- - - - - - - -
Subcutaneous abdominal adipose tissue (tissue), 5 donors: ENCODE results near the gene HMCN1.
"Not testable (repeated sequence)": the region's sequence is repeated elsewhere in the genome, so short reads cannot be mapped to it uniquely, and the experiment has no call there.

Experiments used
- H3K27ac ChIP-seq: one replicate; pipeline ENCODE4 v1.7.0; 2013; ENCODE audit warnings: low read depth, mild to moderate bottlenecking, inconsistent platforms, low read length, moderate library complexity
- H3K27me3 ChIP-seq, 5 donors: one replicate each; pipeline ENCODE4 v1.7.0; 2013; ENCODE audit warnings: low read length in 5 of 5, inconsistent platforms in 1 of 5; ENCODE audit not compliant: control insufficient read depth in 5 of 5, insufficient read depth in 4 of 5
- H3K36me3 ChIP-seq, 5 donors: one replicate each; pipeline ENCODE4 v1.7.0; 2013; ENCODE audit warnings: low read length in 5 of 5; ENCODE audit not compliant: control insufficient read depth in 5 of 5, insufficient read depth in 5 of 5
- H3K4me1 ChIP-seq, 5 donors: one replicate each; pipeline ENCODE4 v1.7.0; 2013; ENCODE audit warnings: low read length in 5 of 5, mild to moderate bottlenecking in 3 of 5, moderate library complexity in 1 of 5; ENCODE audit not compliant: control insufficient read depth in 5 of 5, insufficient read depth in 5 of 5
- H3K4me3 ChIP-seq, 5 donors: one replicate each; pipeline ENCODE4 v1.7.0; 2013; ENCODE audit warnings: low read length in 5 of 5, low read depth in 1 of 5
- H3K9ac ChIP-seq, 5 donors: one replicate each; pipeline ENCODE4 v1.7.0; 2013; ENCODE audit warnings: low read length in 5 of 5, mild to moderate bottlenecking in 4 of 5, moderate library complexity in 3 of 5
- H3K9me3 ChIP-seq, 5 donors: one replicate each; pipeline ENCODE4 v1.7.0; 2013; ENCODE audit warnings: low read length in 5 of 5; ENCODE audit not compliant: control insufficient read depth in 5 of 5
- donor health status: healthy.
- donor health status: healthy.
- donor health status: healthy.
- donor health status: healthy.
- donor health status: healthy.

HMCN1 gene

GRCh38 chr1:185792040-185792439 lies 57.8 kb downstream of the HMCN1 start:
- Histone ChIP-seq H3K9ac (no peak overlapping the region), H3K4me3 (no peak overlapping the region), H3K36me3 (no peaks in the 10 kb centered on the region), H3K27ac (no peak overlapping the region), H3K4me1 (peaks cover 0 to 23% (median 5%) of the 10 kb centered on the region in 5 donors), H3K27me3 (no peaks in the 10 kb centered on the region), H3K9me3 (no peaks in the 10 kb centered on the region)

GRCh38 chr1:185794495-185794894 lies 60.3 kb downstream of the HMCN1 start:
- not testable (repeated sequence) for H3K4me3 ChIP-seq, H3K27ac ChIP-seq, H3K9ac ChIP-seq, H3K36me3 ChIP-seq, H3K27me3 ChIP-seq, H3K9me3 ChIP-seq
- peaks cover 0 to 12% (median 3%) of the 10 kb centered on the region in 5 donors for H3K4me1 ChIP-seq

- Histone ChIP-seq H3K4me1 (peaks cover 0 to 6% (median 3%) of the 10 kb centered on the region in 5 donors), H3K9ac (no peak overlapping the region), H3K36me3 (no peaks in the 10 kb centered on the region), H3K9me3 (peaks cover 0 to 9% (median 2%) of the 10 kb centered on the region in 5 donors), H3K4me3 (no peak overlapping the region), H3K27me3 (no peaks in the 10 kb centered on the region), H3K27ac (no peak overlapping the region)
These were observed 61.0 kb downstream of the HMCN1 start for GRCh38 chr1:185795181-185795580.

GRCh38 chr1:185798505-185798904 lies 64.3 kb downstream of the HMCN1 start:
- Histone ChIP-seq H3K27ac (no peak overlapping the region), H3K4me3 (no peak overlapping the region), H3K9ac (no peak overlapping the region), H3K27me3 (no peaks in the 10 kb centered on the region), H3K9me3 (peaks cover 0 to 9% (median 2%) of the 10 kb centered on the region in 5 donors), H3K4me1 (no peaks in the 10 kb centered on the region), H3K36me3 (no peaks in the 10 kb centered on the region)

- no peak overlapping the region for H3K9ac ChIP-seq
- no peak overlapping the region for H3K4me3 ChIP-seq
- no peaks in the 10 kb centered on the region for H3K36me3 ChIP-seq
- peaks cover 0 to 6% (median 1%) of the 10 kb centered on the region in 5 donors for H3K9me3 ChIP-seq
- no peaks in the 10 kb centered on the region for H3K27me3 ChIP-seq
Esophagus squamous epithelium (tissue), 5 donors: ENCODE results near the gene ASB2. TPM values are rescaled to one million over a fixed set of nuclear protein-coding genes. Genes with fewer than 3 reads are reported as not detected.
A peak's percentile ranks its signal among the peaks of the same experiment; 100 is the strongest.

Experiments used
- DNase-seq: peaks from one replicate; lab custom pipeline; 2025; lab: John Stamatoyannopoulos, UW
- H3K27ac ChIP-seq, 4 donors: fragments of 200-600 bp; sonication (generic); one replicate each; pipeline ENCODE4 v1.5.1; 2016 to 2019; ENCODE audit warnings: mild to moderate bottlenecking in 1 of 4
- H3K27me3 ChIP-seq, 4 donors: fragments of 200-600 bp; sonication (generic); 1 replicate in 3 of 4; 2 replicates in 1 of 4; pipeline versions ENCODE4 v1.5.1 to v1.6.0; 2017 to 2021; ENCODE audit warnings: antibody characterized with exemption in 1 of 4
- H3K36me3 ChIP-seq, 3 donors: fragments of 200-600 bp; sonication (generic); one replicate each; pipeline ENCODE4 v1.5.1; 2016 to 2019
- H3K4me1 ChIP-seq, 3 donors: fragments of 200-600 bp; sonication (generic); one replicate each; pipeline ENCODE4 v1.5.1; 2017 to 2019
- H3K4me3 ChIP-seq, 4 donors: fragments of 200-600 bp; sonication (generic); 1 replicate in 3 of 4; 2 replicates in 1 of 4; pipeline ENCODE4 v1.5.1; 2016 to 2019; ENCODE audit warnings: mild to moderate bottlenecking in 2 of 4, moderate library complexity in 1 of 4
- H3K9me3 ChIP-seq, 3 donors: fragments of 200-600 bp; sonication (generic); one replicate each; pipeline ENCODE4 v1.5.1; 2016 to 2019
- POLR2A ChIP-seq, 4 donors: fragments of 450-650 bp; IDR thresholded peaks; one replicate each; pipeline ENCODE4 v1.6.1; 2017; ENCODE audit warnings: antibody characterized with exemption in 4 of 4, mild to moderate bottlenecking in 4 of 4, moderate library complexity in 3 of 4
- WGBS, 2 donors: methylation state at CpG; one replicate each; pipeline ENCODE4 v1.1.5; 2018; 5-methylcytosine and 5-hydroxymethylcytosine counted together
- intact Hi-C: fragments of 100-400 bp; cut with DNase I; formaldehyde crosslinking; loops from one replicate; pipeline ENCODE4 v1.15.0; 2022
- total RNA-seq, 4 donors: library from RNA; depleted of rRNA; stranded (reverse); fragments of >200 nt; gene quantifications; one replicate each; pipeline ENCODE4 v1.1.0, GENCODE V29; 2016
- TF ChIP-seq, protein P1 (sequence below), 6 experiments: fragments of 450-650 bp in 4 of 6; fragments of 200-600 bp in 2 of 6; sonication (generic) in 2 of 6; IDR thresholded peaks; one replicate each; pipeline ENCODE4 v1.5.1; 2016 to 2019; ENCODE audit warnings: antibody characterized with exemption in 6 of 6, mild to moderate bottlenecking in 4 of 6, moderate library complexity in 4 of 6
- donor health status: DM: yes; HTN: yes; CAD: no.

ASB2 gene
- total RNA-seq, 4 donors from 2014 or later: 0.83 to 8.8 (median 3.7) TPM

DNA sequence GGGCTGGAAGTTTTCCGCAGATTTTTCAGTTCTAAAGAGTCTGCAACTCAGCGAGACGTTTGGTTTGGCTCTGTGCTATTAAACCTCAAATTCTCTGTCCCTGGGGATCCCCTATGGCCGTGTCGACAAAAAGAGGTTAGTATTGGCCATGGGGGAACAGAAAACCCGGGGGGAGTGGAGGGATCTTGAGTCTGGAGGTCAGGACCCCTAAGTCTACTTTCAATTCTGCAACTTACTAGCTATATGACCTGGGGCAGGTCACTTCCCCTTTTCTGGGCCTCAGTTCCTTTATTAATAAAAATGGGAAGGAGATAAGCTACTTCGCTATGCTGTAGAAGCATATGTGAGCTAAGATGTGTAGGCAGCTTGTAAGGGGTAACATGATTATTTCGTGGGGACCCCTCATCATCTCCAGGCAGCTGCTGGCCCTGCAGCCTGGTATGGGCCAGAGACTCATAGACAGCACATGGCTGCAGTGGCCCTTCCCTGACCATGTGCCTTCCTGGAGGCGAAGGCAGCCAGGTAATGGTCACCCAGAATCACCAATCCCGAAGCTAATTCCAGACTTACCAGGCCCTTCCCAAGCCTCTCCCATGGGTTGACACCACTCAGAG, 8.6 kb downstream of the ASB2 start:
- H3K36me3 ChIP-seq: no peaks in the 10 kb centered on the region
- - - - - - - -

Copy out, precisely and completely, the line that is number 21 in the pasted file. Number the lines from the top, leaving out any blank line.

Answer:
- peaks cover 0 to 12% (median 3%) of the 10 kb centered on the region in 5 donors for H3K4me1 ChIP-seq